Jimmy Vaccaro: US Election Betting Would Be Wildly Popular
Jimmy Vaccaro can set odds but can't accept wagers on the 2020 presidential election. That’s ridiculous, he told Bookies.com, and wasting interest in what he insists would be a wildly popular market.
But as the oddsmaker at South Point sportsbook in Las Vegas, Vaccaro can only speculate on the next occupant of the White House. Elizabeth Warren, a Democratic senator from Massachusetts, is surging in polls. A new Quinnipiac University poll has her in the lead, the first time someone other than Joe Biden has led, according to the university.
“Democratic nominee, I think Warren wins,” Vaccaro said in a phone interview last week before an impeachment inquiry was opened into the actions of President Donald Trump. “I think [former vice president Joe] Biden will trip over himself in the next four or five months. [He’s] alienating to some degree ... the mistakes he makes while speaking. [Vermont Senator Bernie] Sanders? Got no chance.
“But I think I would make [Warren] a small favorite to get the nomination and right now I would make the Democrats [the favorite] to hold the White House the next time around. I really do.”
In a tweet on Friday, Vaccaro updated his odds on a Democratic victory.
at least 5 times a day i get questons about betting on election as i have said would love to do it i would make warren a bigger fav after last few weeks and dems have moved up to -140 to win the white house i believe the biden train is going off track huge handle kids— Jimmy Vaccaro (@JimmyVaccaro) September 27, 2019
“But I think I would make [Warren] a small favorite to get the nomination and right now I would make the Democrats $1.20 to hold the White House the next time around. I really do.”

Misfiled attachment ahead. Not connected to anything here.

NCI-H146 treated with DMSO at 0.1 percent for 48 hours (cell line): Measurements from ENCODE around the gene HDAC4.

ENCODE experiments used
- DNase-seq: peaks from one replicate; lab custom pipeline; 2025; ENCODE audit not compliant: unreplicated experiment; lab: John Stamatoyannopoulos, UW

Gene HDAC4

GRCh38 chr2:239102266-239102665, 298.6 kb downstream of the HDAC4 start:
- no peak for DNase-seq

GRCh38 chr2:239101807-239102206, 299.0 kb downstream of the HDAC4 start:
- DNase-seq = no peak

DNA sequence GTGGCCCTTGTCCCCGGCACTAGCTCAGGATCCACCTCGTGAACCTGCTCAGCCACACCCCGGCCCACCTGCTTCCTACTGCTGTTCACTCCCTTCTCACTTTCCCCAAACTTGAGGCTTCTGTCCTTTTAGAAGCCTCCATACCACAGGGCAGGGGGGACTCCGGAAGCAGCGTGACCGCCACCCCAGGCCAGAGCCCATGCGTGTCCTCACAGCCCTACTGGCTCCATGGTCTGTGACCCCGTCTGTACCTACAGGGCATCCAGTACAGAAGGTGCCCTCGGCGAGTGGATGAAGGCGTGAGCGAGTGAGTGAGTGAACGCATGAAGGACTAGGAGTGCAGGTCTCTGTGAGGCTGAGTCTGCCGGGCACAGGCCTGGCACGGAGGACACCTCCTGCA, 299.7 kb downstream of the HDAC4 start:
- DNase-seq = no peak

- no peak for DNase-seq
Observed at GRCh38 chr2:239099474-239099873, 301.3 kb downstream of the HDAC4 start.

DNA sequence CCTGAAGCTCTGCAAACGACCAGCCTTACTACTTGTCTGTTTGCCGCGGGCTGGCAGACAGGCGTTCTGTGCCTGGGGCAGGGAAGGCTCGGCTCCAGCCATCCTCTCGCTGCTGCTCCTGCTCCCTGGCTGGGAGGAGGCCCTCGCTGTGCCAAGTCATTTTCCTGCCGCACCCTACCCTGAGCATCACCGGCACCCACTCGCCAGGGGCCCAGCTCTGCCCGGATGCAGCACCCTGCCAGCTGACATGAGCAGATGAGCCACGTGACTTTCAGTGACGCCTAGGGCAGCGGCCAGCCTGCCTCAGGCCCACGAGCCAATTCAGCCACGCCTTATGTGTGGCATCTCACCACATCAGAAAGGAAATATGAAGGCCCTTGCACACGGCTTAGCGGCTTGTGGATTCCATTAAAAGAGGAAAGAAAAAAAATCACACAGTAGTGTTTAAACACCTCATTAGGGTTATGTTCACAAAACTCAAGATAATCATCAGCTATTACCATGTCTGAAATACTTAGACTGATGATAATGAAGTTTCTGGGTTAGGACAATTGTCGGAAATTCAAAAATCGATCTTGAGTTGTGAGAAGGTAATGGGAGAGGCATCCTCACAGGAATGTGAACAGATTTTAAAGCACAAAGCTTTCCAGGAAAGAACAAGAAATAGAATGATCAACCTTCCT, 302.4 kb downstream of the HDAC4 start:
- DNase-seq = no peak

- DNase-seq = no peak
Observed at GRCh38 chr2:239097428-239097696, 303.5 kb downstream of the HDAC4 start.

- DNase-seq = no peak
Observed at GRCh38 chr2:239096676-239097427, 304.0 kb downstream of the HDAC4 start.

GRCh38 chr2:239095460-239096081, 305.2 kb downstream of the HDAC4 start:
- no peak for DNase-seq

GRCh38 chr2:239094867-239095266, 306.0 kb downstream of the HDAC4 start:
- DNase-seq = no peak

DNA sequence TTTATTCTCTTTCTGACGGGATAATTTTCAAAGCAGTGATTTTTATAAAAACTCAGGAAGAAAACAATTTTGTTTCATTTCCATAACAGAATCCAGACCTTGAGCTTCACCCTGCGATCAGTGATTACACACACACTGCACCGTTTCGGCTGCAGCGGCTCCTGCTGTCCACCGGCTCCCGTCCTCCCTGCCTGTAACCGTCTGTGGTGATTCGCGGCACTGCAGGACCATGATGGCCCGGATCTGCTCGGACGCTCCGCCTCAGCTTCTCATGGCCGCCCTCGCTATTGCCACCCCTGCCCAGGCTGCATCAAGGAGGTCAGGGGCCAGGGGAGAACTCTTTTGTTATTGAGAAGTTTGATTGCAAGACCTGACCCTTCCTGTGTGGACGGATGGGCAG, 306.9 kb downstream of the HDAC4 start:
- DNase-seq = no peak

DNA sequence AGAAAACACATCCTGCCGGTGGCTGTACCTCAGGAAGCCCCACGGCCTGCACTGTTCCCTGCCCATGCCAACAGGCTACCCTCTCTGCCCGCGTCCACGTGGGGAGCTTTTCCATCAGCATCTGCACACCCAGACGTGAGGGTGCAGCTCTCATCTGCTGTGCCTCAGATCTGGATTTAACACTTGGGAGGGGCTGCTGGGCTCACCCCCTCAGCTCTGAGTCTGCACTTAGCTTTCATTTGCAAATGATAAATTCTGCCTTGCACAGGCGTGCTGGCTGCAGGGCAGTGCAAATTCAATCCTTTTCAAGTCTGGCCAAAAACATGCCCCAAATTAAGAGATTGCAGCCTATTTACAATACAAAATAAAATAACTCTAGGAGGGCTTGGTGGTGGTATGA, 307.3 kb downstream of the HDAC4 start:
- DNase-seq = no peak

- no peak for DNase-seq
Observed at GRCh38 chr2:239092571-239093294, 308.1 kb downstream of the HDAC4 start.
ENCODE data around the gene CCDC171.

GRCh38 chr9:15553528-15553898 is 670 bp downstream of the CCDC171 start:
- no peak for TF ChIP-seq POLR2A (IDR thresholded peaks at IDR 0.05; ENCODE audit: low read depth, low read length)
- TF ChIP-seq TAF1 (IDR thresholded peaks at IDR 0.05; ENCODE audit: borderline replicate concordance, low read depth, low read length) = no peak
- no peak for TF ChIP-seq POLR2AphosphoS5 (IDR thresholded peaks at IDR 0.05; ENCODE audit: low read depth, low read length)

Vaccaro: Americans Interested in Betting on Politics
Vaccaro said he heard from scores of frustrated bettors during the 2016 election who were enamored with his “entertainment-only odds.” Those potential customers would have still had illegal outlets for the wagers.
“In '16, I put out all kinds of propositions on it and who would be the nominee for the Democrats, and we opened up that [President Donald] Trump was, like, the longest shot to get there,” Vaccaro said. “And so each week we would update them on just things that I saw. We plaster everywhere, 'Entertainment only!'
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“But the response was through the roof. I did interviews from at least four different countries. They were interested on what the odds would be on our election. We are one of the biggest bets of the year in England. We couldn't care less about their election, but everybody wants to know what our election would be. And then what we would start to get, I just was standing in a sportsbook, people, they just read what they wanted to read and they rushed down there thinking that they can bet on the election.”
But there’s nothing Vaccaro and his fellow bookmakers can do about it. Wagering on elections is popular in other countries, particularly the United Kingdom, but the practice is forbidden domestically. It was a lively market while it lasted in the U.S., pre-dating polls as predictive of public opinion.
Wagering Codes Loosen, But Elections Off-Limits
Wagering on events with pre-determined outcomes is also banned on the state level by gaming commissions, although the New Jersey Division of Gaming Enforcement has allowed markets on the Oscars and Emmys since the repeal of the Professional and Amateur Sports Protection Act in 2018.
Vaccaro holds no hope in being able to make his political odds actionable, though.
“It's never going to change. Those old-timers [in Washington, D.C.] are never going to give that up. But it's insane to let some other country benefit,” he said. “If I hear one more time, one of those old guys were telling me that [someone] could fix the election. Are you crazy? Are you stupid?
“How did you get re-elected as a Congressman? You're going to fix the election? This is 2019. Not going to happen. The election would be bigger than anything we've ever done. It's silly that we can't do it.”